How Memory Works  

When someone dies it is strange to think about them. You don’t remember them in the last moment you saw them, you remember them all at once. All the time you spent together comes back as a flood of memories. Images rush back in, as your brain struggles to make sense of the crushing loss.

What I keep coming back to with Rick starts with this idea of a boy: so sweet and simple. Just a child. We are skateboarding, playing ball, talking, laughing. Then I get hit with this blur of moments. Nothing specific, but through them I get a sense of the man. The picture becomes clearer until I finally get a glimpse of him and a memory pulls into focus:

It is just this past Spring. After my Father’s death and I remember Rick’s hand on my arm. We were standing outside in my backyard and I was sobbing. He was so sensitive, so aware. He looked me in the eye and said, “I am so sorry.” But it was the fact that he held my arm that shook me. It was just a little longer and a little tighter than it was required to be. He meant it. He understood.

As the memory unfolds and he touches my shoulder it quickly morphs and contorts into something new; as quickly as it appeared my mind moves on:

Now, we are building a fort in the woods behind his house. We start running because we flipped over a log and uncovered a hornet’s nest. We are running for our lives. Screaming. Goofy kid stuff. We collapse in his backyard. He looks at me and laughs, “I hope this summer never ends.” And I want to tell him, “it doesn’t have to…it never does.”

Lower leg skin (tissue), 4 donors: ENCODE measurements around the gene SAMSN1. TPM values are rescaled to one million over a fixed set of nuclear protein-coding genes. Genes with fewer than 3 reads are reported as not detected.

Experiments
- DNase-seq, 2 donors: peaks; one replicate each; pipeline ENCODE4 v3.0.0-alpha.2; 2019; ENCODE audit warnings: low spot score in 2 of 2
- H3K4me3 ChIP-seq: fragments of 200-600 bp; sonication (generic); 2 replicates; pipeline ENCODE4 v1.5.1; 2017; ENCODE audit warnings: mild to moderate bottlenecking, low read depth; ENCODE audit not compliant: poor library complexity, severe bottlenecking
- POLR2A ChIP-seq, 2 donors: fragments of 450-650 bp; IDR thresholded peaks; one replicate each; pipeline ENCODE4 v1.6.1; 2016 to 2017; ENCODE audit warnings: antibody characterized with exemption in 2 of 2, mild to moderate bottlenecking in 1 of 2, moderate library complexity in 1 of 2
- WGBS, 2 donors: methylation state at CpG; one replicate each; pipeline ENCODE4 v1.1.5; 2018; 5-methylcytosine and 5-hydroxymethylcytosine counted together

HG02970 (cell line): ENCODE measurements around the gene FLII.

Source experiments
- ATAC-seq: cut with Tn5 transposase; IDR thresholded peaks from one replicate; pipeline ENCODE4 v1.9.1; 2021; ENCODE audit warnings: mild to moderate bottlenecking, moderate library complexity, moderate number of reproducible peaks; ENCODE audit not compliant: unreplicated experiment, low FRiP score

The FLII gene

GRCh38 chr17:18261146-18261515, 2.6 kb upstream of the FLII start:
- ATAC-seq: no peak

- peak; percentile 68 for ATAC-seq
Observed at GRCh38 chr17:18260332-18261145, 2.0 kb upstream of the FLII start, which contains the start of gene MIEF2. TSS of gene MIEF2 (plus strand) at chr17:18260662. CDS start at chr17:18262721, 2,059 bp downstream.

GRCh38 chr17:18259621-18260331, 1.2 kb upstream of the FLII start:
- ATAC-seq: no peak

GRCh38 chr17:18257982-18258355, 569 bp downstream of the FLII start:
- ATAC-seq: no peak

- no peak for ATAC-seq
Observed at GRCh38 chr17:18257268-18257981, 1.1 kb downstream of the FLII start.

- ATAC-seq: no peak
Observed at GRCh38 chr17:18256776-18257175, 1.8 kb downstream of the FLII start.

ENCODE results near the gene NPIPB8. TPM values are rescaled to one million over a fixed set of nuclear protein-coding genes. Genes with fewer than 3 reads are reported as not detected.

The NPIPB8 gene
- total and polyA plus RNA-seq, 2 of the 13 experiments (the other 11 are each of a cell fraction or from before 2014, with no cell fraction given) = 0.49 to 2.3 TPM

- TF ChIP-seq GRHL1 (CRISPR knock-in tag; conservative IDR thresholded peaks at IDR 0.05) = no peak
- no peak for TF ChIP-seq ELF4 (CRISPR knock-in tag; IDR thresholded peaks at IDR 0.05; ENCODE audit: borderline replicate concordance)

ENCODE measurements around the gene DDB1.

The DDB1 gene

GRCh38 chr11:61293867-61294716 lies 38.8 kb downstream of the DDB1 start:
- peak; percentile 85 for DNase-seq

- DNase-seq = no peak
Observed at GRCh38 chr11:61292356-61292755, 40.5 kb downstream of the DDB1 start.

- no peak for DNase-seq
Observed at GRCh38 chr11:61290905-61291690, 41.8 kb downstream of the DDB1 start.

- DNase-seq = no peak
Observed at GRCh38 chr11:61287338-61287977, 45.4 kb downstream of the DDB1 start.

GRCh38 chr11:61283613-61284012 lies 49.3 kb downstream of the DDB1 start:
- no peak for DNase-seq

My moments are not your moments, but I’m sure you have you own. In our memories we are left with the essence of Rick. The purest notion of his impact. It is that profound sense of goodness, of gentleness that stays. This is his legacy and his fingerprint on the world.

Time only exists so that we don’t feel everything all at once. The best way to honor Rick is to hold on to those good thoughts and slow our own time to allow him to settle into our hearts and minds for the beautiful moments we did share. In that way he is not gone and, those great memories we all have can live on for a summer that never truly ends.


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